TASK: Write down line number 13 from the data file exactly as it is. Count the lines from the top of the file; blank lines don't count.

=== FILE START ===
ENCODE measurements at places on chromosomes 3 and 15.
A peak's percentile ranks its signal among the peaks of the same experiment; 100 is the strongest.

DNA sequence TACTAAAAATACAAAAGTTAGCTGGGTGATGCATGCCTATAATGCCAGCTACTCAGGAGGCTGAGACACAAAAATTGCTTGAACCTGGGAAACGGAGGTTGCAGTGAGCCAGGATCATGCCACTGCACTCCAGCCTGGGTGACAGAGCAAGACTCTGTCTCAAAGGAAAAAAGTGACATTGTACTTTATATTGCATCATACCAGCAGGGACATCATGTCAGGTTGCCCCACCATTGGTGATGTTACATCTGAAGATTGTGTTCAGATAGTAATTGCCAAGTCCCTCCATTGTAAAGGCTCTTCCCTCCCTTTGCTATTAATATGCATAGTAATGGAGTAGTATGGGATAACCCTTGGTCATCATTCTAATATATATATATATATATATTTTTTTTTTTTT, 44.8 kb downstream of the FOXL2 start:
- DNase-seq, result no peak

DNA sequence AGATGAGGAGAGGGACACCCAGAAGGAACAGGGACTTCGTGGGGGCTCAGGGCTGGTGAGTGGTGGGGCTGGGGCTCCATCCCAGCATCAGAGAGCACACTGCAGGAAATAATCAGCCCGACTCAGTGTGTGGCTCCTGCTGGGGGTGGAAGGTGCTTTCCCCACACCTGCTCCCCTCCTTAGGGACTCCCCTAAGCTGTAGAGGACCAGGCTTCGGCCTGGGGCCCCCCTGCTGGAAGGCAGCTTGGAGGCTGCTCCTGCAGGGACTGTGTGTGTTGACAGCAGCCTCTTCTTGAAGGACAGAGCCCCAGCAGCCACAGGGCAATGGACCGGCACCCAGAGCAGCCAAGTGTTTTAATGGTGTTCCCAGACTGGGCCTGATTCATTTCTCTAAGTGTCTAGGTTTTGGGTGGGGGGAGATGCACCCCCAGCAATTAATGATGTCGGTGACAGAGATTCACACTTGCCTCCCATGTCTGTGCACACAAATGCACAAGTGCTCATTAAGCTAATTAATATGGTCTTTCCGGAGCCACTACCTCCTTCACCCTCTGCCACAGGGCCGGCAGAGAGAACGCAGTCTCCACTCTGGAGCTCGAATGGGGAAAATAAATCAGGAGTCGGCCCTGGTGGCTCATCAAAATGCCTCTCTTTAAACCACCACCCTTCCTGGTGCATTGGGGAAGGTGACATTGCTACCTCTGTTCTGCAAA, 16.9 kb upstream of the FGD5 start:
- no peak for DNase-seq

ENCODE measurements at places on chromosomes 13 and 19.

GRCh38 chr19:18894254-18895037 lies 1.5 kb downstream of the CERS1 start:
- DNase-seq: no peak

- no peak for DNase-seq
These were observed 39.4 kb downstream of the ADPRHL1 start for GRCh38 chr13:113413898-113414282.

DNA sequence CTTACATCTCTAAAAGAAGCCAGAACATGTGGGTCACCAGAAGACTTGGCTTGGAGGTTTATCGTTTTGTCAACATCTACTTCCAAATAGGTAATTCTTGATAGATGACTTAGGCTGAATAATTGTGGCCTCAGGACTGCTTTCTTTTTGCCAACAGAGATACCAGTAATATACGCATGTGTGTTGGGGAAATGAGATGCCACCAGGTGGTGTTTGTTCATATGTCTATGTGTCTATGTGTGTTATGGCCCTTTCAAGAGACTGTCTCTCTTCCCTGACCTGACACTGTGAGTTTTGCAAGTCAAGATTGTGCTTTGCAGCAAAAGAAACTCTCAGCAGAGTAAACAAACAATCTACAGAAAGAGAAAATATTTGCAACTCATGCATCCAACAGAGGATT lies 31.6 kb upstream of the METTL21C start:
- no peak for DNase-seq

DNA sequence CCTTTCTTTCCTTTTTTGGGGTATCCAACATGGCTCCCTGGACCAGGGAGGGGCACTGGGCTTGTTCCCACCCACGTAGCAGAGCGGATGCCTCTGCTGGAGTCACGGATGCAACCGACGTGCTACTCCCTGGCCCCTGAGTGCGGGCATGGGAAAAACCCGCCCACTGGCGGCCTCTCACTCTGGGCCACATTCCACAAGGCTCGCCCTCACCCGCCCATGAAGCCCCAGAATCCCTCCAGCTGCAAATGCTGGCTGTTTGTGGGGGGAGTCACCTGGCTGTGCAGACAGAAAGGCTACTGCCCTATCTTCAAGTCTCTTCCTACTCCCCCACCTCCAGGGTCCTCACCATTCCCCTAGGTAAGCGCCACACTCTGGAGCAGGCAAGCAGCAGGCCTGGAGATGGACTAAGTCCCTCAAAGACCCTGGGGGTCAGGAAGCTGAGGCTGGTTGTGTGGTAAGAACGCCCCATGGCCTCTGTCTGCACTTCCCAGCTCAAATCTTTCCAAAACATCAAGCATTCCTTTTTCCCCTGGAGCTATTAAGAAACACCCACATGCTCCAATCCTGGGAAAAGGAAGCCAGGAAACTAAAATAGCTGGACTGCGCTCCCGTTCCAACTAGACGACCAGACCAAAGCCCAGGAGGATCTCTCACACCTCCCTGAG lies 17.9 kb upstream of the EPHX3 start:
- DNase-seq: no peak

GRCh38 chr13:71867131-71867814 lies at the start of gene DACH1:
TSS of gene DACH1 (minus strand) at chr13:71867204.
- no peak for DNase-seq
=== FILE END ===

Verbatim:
- no peak for DNase-seq